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PREPRINT Rock Coatings as Evidence for Late Surface Alteration on the Floor of Jezero Crater, Mars

Beteiligte Autoren der JOANNEUM RESEARCH:
Garczynski, Bradley J.; Horgan, Briony Heather Noelle; Johnson, Jeffrey R.; Rice, Melissa Susanne; Mandon, Lucia; Chide, Baptiste; Bechtold, Andreas; Beck, Pierre; III, James F. Bell; Dehouck, Erwin; Fairen, Alberto; Gómez, Felipe; Meslin, Pierre-Yves; Paar, Gerhard; Sephton, Mark A.; Simon, Justin I.; Traxler, Christoph; Vaughan, Alicia Fallacaro; Wiens, Roger C.; Bertrand, Tanguy; Beyssac, Olivier; Brown, Adrian Jon; Cardarelli, Emily L.; Cloutis, Edward; Duflot, Louise; Flannery, David Timothy; Gasda, Patrick J.; Hayes, Alexander G.; Herd, Christopher; Kah, Linda C.; Kinch, Kjartan Münster; Lanza, Nina L.; Merusi, Marco; Million, Chase; Núñez, Jorge I.; Ollila, Ann M.; Royer, Clément; Clair, Michael St; Tate, Christian; Yanchilina, Anastasia Gennadyevna
During the NASA Perseverance rover’s exploration of the Jezero crater floor, purple-hued coatings were commonly observed on rocks. These features likely record past water-rock-atmosphere interactions on the crater floor, and understanding their origin is important for constraining timing of water activity and habitability at Jezero. Here we characterize the morphologic, chemical, and spectral properties of the crater floor rock coatings using color images, visible/near-infrared reflectance spectra, and chemical data from the Mastcam-Z and SuperCam instruments. We show that coatings are common and compositionally similar across the crater floor, and consistent with a mixture of dust, fine regolith, sulfates, and ferric oxides indurated as a result of one or more episodes of widespread surface alteration. All coatings exhibit a similar smooth homogenous surface with variable thickness, color, and spatial extent on rocks, likely reflecting variable oxidation and erosional expressions related to formation and/or exposure age. Coatings unconformably overlie eroded natural rock surfaces, suggesting relatively late deposition that may represent one of the last aqueous episodes on the Jezero crater floor. While more common at Jezero, these coatings may be consistent with rock coatings previously observed in-situ at other landing sites and may be related to duricrust formation, suggesting a global alteration process on Mars that is not unique to Jezero.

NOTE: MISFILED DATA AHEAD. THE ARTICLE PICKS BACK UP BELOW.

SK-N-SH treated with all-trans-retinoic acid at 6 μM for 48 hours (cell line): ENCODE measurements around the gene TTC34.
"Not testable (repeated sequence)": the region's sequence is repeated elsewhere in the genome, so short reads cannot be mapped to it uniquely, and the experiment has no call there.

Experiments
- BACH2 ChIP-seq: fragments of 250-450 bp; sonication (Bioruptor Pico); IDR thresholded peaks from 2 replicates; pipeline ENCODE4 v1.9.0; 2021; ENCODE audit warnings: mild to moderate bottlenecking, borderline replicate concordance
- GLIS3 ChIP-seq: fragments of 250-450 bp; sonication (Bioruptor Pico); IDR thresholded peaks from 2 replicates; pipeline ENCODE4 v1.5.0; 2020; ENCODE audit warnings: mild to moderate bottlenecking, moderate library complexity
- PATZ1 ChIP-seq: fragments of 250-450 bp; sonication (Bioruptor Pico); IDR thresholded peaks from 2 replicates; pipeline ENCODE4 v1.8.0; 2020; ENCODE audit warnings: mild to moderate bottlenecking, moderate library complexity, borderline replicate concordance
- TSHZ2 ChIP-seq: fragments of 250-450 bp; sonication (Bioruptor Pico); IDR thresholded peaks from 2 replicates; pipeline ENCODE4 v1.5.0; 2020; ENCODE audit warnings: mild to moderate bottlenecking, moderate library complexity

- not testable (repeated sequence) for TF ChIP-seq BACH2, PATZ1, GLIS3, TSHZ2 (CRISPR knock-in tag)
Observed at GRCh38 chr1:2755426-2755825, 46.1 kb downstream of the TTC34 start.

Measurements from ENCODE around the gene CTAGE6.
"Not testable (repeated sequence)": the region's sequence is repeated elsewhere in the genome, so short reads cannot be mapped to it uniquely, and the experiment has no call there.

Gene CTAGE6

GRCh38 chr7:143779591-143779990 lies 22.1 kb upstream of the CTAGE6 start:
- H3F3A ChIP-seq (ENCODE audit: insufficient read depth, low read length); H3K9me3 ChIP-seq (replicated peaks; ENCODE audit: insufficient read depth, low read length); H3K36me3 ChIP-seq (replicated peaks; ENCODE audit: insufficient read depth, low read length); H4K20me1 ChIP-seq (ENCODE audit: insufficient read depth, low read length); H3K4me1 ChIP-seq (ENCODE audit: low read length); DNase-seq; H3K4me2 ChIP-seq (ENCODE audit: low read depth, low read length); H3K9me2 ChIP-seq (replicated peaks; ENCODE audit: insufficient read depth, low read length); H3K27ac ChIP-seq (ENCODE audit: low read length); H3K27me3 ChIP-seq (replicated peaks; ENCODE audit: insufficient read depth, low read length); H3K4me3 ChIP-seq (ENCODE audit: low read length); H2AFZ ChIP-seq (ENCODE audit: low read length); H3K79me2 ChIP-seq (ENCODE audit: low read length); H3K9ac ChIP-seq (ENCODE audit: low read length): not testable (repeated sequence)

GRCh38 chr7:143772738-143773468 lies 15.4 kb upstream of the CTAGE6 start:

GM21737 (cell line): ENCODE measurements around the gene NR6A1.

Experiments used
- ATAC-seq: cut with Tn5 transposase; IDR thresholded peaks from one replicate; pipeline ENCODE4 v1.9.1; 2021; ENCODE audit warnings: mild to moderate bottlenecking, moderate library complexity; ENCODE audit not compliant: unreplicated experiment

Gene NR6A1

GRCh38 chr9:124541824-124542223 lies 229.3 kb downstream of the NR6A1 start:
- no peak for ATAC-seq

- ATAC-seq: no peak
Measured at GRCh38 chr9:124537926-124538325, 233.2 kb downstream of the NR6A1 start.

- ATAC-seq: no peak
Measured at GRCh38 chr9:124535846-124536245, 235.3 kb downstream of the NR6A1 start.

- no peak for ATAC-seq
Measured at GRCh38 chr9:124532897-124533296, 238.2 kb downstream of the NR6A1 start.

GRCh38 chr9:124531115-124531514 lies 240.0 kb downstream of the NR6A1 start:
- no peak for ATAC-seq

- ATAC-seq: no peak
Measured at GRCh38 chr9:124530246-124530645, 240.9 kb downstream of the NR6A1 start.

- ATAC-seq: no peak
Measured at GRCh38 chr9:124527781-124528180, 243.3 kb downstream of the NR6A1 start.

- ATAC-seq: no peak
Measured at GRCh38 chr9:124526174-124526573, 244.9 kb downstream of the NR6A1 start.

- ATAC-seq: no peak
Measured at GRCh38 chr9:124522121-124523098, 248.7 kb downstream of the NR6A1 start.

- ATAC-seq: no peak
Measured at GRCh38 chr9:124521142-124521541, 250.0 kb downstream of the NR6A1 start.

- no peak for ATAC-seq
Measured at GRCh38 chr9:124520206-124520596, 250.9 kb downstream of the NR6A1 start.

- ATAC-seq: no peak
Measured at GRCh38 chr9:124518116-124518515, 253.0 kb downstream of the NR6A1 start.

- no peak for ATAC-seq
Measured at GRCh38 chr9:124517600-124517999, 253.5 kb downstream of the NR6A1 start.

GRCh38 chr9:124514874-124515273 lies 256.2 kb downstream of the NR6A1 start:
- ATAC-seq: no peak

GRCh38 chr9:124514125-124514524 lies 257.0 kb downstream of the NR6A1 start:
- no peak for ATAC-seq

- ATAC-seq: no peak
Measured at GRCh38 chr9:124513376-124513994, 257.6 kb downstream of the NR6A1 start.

PREPRINT Rock Coatings as Evidence for Late Surface Alteration on the Floor of Jezero Crater, Mars


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